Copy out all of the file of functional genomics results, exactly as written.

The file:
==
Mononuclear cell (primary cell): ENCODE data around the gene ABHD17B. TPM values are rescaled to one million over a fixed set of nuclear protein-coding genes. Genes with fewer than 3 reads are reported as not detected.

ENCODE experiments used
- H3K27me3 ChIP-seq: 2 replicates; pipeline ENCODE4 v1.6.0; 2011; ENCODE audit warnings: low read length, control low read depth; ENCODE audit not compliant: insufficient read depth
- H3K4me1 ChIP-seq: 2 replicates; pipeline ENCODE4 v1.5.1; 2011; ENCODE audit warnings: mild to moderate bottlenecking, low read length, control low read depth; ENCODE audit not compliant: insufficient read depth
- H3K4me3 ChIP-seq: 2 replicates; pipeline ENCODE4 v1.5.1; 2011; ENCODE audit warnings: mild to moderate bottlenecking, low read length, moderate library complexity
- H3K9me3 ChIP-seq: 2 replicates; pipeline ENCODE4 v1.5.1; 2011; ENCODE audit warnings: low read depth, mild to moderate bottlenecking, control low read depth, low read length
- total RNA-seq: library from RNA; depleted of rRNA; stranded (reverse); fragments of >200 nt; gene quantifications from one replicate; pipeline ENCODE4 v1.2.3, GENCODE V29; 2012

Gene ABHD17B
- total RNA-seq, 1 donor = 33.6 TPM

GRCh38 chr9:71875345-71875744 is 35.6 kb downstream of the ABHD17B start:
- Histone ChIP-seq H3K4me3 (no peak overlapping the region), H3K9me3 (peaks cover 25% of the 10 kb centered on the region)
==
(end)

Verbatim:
Mononuclear cell (primary cell): ENCODE data around the gene ABHD17B. TPM values are rescaled to one million over a fixed set of nuclear protein-coding genes. Genes with fewer than 3 reads are reported as not detected.

ENCODE experiments used
- H3K27me3 ChIP-seq: 2 replicates; pipeline ENCODE4 v1.6.0; 2011; ENCODE audit warnings: low read length, control low read depth; ENCODE audit not compliant: insufficient read depth
- H3K4me1 ChIP-seq: 2 replicates; pipeline ENCODE4 v1.5.1; 2011; ENCODE audit warnings: mild to moderate bottlenecking, low read length, control low read depth; ENCODE audit not compliant: insufficient read depth
- H3K4me3 ChIP-seq: 2 replicates; pipeline ENCODE4 v1.5.1; 2011; ENCODE audit warnings: mild to moderate bottlenecking, low read length, moderate library complexity
- H3K9me3 ChIP-seq: 2 replicates; pipeline ENCODE4 v1.5.1; 2011; ENCODE audit warnings: low read depth, mild to moderate bottlenecking, control low read depth, low read length
- total RNA-seq: library from RNA; depleted of rRNA; stranded (reverse); fragments of >200 nt; gene quantifications from one replicate; pipeline ENCODE4 v1.2.3, GENCODE V29; 2012

Gene ABHD17B
- total RNA-seq, 1 donor = 33.6 TPM

GRCh38 chr9:71875345-71875744 is 35.6 kb downstream of the ABHD17B start:
- Histone ChIP-seq H3K4me3 (no peak overlapping the region), H3K9me3 (peaks cover 25% of the 10 kb centered on the region)